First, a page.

9. Read a lot after you have left university. The more you learn, and implement, the more you will earn.

10. Focus on execution. Not ideas. Ideas don’t pay the bills.

11. Only worry about things you can control. It is pointless to worry about others things.

12. Care about time just as much as money. The money will follow that.

13. In private business, focus on solving other people’s problems. If you can do that, and know how to market it, you have a business.

14. Get good at a job for 5 or 10 years and then start a business. Not the other way around.

15. Think globally. There are billions of people in the world. You can move overseas and save taxes, or sell to people globally from your home country. Same with investing. Don’t just focus on the firms in your home market.

16. Work on focus and persistence as they are two huge aspects of financial success. Many people can work hard. Few can do it over a decade if they keep failing.

17. Work hard but also work smart, especially in the digital age.

18. Work on your income, spending and investment habits and not just one of the three. Many people earn more and expect to be financial secure. Most 22-year-olds would expect to be financial secure earning say 100k at 45. Then they aren’t. Why? Lifestyle inflation. Just spending more as you earn more

19. Stay away from vices as much as possible but have fun. Moderation is key.

20. Be careful who you associate yourself with but be trusting without being naive. Most people’s financial situation goes downhill due to toxic people like ex-partners, business associates and “friends”. Most people worry about strangers, but actually it is usually people close to you who can affect you more. With strangers or people we barely know, we tend to keep things professional.

21. Get into good habits like taking personal responsibility and not blaming others or the economy if things are going wrong. Take responsibility for the good, and bad, times.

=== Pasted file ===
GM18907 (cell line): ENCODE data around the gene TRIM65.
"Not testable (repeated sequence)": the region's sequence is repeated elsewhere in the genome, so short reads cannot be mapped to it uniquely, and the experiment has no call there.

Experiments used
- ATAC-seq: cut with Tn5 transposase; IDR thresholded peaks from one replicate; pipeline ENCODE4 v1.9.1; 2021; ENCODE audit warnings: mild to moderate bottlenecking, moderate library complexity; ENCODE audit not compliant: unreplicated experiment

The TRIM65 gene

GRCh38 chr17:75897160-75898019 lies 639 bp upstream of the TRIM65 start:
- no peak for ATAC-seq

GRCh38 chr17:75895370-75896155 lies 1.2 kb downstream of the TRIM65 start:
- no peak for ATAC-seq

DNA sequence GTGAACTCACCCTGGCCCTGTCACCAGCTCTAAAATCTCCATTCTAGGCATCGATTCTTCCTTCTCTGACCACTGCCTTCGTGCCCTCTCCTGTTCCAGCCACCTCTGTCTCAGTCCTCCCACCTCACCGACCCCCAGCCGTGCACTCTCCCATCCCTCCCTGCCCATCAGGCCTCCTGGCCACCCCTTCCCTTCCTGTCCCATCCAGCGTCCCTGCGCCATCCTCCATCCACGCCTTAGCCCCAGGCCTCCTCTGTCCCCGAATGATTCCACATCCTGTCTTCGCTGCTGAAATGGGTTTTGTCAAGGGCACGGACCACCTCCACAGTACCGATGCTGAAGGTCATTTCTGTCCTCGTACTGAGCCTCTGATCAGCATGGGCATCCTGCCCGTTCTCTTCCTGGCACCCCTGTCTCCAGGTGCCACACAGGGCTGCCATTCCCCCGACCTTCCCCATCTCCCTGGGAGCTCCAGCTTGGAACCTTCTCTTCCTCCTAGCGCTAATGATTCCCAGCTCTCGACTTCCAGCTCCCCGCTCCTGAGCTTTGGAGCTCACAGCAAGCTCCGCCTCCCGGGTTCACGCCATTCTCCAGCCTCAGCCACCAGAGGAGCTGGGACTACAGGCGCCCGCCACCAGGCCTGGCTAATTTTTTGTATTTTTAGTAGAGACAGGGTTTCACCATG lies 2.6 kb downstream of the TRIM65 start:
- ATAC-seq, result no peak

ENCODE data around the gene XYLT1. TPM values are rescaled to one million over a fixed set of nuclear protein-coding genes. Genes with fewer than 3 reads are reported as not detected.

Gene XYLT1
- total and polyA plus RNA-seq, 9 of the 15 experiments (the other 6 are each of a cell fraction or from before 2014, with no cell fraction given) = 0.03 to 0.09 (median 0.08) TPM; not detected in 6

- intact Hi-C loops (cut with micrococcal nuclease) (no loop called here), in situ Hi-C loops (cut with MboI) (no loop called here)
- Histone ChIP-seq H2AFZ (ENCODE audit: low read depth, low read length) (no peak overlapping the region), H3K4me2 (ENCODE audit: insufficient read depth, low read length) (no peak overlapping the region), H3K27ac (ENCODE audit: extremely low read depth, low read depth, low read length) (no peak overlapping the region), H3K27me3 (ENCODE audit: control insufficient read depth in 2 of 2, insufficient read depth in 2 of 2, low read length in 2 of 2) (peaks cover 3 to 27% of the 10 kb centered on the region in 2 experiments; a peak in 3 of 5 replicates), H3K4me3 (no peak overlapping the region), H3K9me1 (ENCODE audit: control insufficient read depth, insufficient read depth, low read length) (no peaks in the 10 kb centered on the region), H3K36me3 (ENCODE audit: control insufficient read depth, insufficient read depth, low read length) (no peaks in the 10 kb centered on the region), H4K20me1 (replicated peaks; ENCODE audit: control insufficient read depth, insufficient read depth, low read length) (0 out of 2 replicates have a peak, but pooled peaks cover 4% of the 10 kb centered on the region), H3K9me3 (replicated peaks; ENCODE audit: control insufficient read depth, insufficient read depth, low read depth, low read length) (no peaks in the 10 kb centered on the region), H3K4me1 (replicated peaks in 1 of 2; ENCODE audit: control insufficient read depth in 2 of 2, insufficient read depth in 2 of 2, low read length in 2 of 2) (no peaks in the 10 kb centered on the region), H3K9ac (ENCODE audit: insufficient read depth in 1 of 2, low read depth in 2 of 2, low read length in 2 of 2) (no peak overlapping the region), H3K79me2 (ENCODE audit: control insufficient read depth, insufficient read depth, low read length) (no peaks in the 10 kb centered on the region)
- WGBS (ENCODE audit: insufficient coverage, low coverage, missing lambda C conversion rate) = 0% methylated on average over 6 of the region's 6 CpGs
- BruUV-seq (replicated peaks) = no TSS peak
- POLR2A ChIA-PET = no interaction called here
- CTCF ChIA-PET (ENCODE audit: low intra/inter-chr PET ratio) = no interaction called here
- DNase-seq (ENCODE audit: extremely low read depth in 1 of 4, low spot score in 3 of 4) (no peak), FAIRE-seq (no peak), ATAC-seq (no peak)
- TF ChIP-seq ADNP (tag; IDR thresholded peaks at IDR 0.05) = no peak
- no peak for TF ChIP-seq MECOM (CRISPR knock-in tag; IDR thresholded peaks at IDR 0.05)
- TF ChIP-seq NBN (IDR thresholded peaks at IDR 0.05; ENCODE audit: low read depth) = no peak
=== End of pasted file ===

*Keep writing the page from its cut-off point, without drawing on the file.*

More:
22. Try many things. Experiment. This is especially important for private business owners, but also try it with jobs. You can’t know what works if you don’t try many things.

23. Don’t get complement in the good times or too down in the bad times. Success makes people relax. That is dangerous.

24. Don’t allow the media to scare you away from investing. So many people get petrified due to events like Covid-19, Trump’s election, Brexit etc. The evidence is clear. Nobody can time the market. Just invest and forget.

25. Network up when meeting new people. Who do you admire? Who do you want to be like? Meet those people. That could be online or offline. Learn from them but don’t think they know everything.

Why would someone invest in real estate today when stocks seem much accessible and better?

Source: Quora

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There are good and bad reasons to invest in real estate over stocks.

Let’s start with the good reasons

  1. Some people are professional real estate investors. Property is like starting your own business in some ways. You have revenues, expenditures and many moving parts like managing leverage. If you are a professional in the space you can make a lot of money in it. This is maybe 1% of the population at best.
  2. You buy REITS. As you say, stocks and ETFs are easier to buy and more accessible. Yet it still makes sense to buy REITS and bonds, depending on your age. With REITS, you can own a percentage of the world’s real estate for 0.1% per year fees. This is more a mainstream play.
  3. Diversification. If somebody becomes very wealthy, there is an argument that people should diversity and preserve what they have. This is perhaps 5%-10% of the population.
  4. Cash flow. Stock markets do go up over time. What’s more, 35%-65% of the returns of the stock market are linked to dividend reinvestment. However, you can’t realistically make 10% safely from stock market dividends without taking a lot of risk or being a professional investor who has access to sophisticated products. Stocks are a growth engine. If you play it smart, it makes sense to accumulate for years and then take a safe 4% out of the portfolio per year (check out the 4% rule of retirement). With real estate, if you really need income, it is occasionally possible to make very high rental yields. Not in many markets net of taxes and costs, but it can occasionally happen, especially if you buy after a crash.